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RFID's Impact at Wal-Mart Greater Than Expected

Early estimates of RFID's ability to lower out-of-stocks were too low, according to the University of Arkansas.
By Jonathan Collins
May 04, 2006Early estimates that pegged the impact of EPC radio frequency identification tags in cutting out-of-stocks (OOS) at Wal-Mart at 16 percent were too low, according to the University of Arkansas. Researchers at the university carried out an independent study and announced initial results in October 2005, concluding with the 16 percent figure.

"That 16 percent you have heard so much about—it was a conservative estimate," said Bill Hardgrave, director of the university's RFID Research Center. "Now, by looking at the velocity of sales, or how many units are sold per day, we can see where EPC is making a difference." At a session at the RFID Journal LIVE! conference in Las Vegas this week, Hardgrave presented an updated report on the impact of tracking cases of goods with RFID tags carrying Electronic Product Codes (EPCs).

Bill Hardgrave, University of Arkansas' RFID Research Center
During the 29-week study, which ended in mid-September 2005, university researchers collected the out-of-stock rates on approximately 4,000 stock-keeping units (SKUs) at 12 pilot stores equipped with RFID technology, as well as 12 control stores without the technology. Researchers chose specific SKUs being outfitted with tags at the case and pallet level by Wal-Mart's top suppliers, analyzing the effect of tagging on those products. The university then announced the group's initial finding in October 2005 (see EPC Reduces Out-of-Stocks at Wal-Mart).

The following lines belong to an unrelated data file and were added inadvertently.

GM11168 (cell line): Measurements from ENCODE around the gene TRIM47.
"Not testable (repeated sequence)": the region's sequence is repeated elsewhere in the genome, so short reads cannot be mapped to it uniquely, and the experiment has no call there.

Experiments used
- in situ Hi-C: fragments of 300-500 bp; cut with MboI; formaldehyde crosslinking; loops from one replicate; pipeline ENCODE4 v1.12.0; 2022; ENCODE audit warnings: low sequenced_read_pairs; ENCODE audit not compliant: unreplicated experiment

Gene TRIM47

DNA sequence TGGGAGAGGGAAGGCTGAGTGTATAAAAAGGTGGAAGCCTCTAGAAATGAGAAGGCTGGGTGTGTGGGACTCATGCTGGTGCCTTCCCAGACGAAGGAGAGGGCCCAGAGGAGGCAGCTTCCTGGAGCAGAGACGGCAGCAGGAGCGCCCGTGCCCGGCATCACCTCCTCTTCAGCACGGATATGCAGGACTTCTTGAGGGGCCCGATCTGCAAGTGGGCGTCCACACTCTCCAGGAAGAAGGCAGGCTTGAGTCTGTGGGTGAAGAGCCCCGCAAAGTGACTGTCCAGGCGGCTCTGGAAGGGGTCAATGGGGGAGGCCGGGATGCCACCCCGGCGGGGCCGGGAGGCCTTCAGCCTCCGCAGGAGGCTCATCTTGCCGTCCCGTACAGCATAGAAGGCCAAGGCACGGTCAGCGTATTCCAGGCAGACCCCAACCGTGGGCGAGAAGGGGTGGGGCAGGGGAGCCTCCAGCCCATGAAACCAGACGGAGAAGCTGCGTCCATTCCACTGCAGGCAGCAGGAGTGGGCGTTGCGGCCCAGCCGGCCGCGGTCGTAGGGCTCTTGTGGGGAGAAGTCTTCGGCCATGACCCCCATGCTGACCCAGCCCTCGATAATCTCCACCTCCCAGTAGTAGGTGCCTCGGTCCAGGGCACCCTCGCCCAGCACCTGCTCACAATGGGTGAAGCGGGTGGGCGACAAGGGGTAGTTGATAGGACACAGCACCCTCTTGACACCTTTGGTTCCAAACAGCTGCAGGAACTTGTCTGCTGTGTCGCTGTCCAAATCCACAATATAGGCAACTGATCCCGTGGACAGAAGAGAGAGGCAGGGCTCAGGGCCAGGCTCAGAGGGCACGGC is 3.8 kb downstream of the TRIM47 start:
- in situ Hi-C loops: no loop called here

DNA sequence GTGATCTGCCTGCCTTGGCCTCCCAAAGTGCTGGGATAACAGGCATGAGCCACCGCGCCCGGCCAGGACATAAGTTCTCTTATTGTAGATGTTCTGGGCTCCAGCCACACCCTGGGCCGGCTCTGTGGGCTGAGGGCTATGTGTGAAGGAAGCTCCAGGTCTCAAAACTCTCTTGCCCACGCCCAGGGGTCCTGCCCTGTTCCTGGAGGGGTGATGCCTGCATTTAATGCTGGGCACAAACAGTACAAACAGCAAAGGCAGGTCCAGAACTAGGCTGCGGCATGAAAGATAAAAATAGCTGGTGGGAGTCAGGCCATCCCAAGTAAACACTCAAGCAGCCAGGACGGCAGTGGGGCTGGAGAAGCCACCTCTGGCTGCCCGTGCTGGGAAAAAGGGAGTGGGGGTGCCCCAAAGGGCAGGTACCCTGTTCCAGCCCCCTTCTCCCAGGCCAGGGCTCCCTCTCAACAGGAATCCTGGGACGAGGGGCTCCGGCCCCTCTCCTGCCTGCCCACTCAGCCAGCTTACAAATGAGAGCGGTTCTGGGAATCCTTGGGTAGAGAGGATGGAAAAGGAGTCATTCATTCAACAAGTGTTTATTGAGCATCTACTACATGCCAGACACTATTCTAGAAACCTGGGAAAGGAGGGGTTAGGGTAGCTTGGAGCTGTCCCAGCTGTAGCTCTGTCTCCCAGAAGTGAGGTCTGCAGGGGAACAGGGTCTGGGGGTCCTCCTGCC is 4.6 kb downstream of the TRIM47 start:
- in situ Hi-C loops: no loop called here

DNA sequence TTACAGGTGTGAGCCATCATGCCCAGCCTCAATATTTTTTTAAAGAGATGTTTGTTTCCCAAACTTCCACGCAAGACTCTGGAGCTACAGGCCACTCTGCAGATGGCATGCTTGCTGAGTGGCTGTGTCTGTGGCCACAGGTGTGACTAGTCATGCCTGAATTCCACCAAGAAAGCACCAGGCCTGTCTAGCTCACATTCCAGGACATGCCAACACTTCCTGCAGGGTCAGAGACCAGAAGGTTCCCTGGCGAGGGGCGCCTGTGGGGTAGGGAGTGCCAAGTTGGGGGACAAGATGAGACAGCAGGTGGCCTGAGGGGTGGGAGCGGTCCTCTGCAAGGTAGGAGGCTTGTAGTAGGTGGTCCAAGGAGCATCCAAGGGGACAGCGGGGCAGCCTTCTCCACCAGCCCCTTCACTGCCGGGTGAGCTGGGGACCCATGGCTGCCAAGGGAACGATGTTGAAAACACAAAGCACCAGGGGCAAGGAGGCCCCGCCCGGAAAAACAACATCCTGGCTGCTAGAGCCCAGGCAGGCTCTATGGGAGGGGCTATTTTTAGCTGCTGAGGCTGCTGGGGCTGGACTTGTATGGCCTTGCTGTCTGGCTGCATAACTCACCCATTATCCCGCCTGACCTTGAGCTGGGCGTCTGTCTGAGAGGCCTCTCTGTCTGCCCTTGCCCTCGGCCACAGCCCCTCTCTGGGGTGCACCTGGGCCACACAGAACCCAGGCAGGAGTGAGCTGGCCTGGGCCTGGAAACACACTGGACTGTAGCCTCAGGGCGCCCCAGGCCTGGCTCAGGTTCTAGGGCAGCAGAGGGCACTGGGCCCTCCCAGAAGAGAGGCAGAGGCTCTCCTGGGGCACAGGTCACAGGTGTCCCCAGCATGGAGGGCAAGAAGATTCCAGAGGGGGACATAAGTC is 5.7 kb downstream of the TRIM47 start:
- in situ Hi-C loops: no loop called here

Further analysis of the data, however, has since revealed which areas and products can deliver the most positive results of bringing down out-of-stocks caused by poor inventory management within a store. Retail-industry studies estimate that in-store inefficiencies contribute 25 percent of out-of-stock situations, with total OOS rates in retail stores representing 8 percent of merchandise.

The new analysis found no improvement using RFID on slow-moving items selling at an average rate of 0.1 units per day. However, for those selling at a rate of 0.1 to 2 units a day, the use of RFID reduced out-of-stocks by 32 percent. The greatest benefit, however, came from goods that sold 6 to 15 units a day. For such items, the data showed a 62 percent decrease in out-of-stocks. Despite this, the highest-volume sales items—which sold at a rate of more than 15 units daily—also saw no improvement in product availability from using RFID.


Chris Kapsambelis 2006-05-05 11:28:19 AM
RFID and the decrease in out-of-stocks (OOS) at Wal-Mart What I found most surprising, after reading the study by Bill Hargrave and his associates at the University of Arkansas, was that Wal-Mart was not making use of Point of Sale (POS) transaction data for the generation of automatic pick lists to replenish stock. Ever since the adoption of the UPC code in the ‘70’s, super markets have used POS data for inventory control. One has to wonder how much of the 30% decrease in OOS is due to the use of the Automatic Pick List, and how much, if any, is due to RFID.

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